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Revista Brasileira de Ciência do Solo

On-line version ISSN 1806-9657

Abstract

RIBEIRO, Marco Aurélio Vitorino et al. Soybean and eucalyptus response to increased soil density and phosphorus doses. Rev. Bras. Ciênc. Solo [online]. 2010, vol.34, n.4, pp.1157-1164. ISSN 1806-9657.  http://dx.doi.org/10.1590/S0100-06832010000400015.

Agriculture and soil management in the Cerrado can cause soil compaction, resulting in decreased porosity and water and nutrient availability, with a negative impact on plant growth and development. The objective of this study was to evaluate the effect of soil density and phosphorus doses (P) on soybean and eucalyptus grown in two Cerrado oxisols with different texture: one (LV) with 610 g kg-1 clay and the other (LVA), with 190 g kg-1 clay. Three soil densities (0. 90, 1. 10 and 1. 30 Mg m-3) and five P doses (0, 100, 200, 400, and 800 mg dm-3) were used for LV; for LVA, soil densities were 1. 30, 1. 50 and 1. 70 kg dm-3 and P doses 0, 75, 150, 300, and 600 mg dm-3. Soybean plants were harvested 40 and eucalyptus plants 80 days after sowing. The dry matter and P content were evaluated in shoots and roots of both species. Plant height of eucalyptus was also evaluated. The results showed that: (a) increasing soil density decreased the growth of both species, particularly in LV; (b) plant response to P decreased with increasing soil density; (c) eucalyptus was more affected by increased soil density but absorbed the applied P more efficiently than soybean. In general, the negative effect of increased soil density on plant dry matter, for both species, at the lowest P doses, was compensated when the highest P doses were applied.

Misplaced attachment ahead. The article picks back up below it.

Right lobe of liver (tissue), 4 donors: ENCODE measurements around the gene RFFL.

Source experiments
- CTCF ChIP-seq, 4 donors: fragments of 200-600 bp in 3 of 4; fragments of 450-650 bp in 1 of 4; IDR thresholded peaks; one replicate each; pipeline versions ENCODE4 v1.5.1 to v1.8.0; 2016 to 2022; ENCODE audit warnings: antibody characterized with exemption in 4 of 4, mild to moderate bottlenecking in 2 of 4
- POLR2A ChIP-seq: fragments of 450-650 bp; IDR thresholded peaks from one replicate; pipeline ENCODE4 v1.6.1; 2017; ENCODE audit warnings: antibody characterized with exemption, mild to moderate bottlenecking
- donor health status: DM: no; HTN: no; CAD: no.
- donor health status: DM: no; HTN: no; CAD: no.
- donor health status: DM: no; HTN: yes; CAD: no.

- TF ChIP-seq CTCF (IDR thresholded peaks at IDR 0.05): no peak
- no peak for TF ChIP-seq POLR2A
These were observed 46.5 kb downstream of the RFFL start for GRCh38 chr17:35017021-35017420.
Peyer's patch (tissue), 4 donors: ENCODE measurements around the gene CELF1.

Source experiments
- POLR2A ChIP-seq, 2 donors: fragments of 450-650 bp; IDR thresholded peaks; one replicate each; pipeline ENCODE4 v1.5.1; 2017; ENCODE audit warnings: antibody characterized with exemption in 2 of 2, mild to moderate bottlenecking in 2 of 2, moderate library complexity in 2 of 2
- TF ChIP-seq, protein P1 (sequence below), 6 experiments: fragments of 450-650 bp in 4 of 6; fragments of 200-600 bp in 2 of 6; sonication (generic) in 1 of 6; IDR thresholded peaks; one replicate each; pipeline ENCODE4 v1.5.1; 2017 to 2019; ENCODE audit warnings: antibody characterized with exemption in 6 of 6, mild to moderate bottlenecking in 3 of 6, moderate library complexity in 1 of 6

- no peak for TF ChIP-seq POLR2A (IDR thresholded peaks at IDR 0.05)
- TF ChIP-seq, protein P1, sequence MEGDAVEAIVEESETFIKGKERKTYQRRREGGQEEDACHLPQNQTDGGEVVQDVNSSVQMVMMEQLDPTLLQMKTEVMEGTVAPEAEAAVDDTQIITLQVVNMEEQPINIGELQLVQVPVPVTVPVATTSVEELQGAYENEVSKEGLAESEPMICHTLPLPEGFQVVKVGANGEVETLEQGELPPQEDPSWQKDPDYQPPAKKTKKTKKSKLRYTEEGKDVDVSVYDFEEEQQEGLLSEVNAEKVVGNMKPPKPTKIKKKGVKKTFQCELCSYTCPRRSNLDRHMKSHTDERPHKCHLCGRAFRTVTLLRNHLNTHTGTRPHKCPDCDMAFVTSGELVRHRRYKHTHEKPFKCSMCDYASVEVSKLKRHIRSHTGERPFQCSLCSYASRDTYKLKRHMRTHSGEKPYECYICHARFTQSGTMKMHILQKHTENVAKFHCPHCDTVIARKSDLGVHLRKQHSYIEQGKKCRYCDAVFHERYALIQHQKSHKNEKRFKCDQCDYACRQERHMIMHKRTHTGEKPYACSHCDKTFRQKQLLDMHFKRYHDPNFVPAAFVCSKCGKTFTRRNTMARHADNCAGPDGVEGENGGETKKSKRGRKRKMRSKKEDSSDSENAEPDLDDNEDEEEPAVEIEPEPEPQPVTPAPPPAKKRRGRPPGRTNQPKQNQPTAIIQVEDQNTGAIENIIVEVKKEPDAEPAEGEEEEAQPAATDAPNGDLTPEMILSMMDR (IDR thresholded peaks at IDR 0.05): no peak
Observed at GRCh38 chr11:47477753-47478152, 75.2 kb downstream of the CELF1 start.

Keywords : phosphorus accumulation; compaction; soil degradation; diffusion.

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